Another thing to know as a savvy wine shopper is the term body. Wines can be described as having a light body, full-body, or somewhere in the middle. This refers to how heavy or light the wine feels in your mouth. Generally, red wines have a fuller body than whites. In the same way, heavy body applies to wines made from grapes that are grown in warmer regions, rather than cooler ones.
The holidays are coming, and that means visiting friends and family, attending parties, and indulging in festive foods and drinks. There are parades, crowded stores filled with holiday shoppers, and indoor gatherings. However, with the pandemic this year, is any of that even possible? This year, there are more things to consider for these gatherings than just drunk drivers after a holiday party. Before you invite all of your friends and family over, it is important to know how to safely host a holiday gathering during Covid.
How-to: Safely Host a Holiday Gathering During Covid: Be Wise and Considerate
The only guaranteed way to safely host a holiday gathering during COVID is to reconsider having a get-together this year at all. COVID is certainly not a holiday gift that anyone wants to receive. The more people you are around, the higher your risk is for getting COVID. While it is not replacing gathering in-person, many medical professionals recommend finding virtual substitutes for family holiday traditions. While masks and social distancing can help, the only way to completely reduce the risk of infections is to remain separated.
Testing and Precautions
If you do choose to host a holiday gathering during COVID, there are some added precautions you can take. For example, your guests can agree to quarantine before the event. This will reduce the risk that they will contract the virus from someone else who has it, then bring it to you. You do run the risk that your attendees may break the quarantine or not be as diligent as you would like.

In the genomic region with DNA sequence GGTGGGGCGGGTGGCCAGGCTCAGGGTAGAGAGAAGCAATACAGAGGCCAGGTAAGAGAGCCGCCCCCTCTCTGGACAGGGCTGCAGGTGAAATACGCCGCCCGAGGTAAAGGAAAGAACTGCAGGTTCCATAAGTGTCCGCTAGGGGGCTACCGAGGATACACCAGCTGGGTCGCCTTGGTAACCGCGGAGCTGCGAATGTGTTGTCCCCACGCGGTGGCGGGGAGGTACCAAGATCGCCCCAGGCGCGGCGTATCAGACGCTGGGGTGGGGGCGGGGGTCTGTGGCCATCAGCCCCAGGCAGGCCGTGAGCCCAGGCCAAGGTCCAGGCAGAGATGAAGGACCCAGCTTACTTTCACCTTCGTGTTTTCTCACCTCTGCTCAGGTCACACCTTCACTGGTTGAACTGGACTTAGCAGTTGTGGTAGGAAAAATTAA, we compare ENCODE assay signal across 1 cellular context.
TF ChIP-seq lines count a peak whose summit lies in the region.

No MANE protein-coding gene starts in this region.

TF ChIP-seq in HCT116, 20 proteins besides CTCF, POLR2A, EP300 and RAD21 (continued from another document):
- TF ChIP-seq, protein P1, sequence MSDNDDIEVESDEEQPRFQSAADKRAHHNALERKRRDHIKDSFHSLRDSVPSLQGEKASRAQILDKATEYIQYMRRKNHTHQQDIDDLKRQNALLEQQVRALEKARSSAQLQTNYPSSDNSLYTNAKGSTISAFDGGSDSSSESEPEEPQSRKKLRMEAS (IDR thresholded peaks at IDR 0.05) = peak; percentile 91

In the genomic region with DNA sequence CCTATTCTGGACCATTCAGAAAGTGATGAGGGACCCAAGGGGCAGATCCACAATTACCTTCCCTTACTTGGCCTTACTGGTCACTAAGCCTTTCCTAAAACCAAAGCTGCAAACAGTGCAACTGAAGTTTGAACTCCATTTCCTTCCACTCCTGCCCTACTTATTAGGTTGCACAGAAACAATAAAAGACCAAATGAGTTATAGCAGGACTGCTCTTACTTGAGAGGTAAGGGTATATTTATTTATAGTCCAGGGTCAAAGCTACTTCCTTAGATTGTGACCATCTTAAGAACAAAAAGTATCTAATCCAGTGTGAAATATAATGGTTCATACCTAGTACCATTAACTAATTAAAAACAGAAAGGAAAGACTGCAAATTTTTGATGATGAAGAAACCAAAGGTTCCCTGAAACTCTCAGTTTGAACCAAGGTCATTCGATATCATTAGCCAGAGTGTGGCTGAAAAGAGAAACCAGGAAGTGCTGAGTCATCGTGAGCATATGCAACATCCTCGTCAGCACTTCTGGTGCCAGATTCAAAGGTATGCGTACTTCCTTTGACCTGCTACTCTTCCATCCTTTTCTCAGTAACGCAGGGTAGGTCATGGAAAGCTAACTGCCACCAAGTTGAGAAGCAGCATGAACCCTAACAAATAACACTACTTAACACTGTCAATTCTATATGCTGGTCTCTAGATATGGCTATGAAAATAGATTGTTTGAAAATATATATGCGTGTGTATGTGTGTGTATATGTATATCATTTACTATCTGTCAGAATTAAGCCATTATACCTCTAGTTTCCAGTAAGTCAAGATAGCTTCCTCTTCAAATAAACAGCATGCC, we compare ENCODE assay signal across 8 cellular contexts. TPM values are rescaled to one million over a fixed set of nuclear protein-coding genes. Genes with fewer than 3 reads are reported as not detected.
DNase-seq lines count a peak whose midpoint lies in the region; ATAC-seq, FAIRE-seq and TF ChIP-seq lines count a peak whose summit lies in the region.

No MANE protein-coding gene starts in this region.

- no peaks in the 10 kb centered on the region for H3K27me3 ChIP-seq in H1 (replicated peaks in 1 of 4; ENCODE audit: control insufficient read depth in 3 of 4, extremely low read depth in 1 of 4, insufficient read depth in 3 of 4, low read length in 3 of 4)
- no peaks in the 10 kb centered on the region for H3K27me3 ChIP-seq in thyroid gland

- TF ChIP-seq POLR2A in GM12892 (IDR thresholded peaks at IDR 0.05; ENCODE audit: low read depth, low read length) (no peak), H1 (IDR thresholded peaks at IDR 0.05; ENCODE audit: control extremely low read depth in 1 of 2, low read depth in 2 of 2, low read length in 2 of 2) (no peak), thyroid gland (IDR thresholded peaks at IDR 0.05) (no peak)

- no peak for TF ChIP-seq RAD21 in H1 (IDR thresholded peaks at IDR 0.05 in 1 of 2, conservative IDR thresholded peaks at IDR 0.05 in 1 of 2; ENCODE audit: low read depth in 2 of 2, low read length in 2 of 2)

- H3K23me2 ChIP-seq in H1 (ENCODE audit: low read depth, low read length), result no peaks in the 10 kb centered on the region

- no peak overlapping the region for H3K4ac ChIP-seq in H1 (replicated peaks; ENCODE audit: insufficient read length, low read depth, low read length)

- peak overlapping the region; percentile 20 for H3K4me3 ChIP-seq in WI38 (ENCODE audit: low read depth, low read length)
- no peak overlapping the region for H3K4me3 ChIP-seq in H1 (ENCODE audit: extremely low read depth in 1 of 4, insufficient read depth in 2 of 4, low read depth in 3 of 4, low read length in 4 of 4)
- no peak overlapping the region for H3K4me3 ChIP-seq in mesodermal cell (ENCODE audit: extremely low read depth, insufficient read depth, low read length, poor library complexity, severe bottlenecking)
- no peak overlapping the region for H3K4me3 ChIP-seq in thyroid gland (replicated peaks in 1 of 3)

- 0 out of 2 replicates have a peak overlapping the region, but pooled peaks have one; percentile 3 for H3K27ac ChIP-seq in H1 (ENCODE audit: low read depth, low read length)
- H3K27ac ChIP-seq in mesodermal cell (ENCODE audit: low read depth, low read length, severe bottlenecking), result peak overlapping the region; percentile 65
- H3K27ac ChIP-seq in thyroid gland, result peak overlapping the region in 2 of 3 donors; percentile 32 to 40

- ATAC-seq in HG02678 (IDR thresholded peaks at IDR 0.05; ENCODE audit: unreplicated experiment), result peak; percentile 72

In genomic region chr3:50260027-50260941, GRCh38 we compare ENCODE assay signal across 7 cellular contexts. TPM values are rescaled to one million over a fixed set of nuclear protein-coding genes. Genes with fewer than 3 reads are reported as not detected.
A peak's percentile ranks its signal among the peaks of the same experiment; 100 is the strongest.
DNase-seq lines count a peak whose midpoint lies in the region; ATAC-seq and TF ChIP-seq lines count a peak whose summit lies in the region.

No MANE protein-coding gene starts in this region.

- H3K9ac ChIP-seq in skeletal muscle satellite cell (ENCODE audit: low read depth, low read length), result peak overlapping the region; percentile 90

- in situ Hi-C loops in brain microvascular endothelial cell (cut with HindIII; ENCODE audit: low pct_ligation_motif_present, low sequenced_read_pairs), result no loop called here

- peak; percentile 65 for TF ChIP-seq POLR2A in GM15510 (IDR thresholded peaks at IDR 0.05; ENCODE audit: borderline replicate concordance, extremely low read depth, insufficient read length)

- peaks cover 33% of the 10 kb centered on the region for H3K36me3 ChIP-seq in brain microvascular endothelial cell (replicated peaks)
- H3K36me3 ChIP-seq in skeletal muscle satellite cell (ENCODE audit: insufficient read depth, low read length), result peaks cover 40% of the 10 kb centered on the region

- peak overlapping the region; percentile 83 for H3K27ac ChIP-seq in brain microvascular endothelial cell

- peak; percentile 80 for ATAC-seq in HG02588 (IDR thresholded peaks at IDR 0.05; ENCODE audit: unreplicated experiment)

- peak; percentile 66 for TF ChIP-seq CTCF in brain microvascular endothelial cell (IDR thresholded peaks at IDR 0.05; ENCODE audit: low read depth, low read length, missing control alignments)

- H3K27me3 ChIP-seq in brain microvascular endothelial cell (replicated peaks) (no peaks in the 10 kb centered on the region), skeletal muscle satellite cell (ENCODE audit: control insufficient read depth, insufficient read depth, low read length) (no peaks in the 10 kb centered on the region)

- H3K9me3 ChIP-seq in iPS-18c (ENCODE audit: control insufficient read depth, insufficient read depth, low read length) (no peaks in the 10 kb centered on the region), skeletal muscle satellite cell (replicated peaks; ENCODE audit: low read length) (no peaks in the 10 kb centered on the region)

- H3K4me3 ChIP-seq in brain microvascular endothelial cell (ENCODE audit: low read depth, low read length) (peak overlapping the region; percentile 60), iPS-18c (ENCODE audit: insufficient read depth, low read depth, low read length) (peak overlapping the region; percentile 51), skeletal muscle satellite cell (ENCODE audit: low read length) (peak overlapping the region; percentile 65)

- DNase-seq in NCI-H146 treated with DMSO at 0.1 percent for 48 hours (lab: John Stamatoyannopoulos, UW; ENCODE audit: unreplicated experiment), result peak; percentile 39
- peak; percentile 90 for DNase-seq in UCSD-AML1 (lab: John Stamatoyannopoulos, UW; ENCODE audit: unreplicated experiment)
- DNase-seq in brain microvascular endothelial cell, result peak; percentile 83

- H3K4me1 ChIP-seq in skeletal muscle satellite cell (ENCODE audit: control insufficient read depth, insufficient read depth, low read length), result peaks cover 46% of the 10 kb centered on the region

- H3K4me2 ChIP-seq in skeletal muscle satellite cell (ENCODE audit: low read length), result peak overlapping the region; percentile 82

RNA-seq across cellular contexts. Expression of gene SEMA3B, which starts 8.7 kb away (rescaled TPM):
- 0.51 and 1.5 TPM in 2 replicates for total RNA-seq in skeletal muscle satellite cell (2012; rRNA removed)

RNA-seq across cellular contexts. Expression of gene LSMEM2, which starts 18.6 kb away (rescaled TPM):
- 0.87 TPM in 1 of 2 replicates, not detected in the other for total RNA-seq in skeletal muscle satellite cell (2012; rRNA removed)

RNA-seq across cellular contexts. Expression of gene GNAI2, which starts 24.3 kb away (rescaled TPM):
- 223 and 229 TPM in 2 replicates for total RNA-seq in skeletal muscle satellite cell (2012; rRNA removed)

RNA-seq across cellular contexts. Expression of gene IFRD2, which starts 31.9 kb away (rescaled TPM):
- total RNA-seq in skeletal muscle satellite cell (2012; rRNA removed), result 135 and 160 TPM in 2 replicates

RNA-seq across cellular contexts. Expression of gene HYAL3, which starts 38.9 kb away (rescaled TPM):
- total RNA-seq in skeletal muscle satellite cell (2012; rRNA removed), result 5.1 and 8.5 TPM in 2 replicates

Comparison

Another option would be for you to have your guests take a COVID test as close to the event as possible. Then, they should quarantine up until your event. This may be easier to ask for a family gathering than it would be for friends attending a party. Neither of these options is guaranteed to prevent COVID, but they can lower the risk.
Meals and Logistics
You may need to rethink the menu options you have at your holiday gathering during COVID. Instead of a buffet-style set up, a better option would be to serve individual plates of food. This keeps the number of people coming into contact with the food to a minimum. The person plating the food should be wearing a mask. When possible, use touchless garbage cans during cleanup.
Instead of opting for an indoor gathering, hold your event outdoors. However, this is not always possible depending on where you live. If your event has to be indoors, invite fewer guests. Also, have your guests wear masks when they are not eating.
While there is no perfect way to have a holiday gathering during COVID, these tips can help keep you and your guests safer. However, it’s good to remember that the best way to reduce your risk of COVID at a holiday gathering is to make it a virtual gathering instead.
When you begin your road to recovery, it can be tough to go it alone. As such, it’s helpful to build up recovery relationships. These bonds can go a long way in giving you the extra support you need during this time…
Recovery Relationships: Helpful Support
Value of relationships
Recovery relationships are quite helpful for those who are seeking to get sober. If you try and do things alone, it can be hard to resist things such as cravings. You could also start to feel rather discouraged and lose your enthusiasm as you begin to face some difficulties.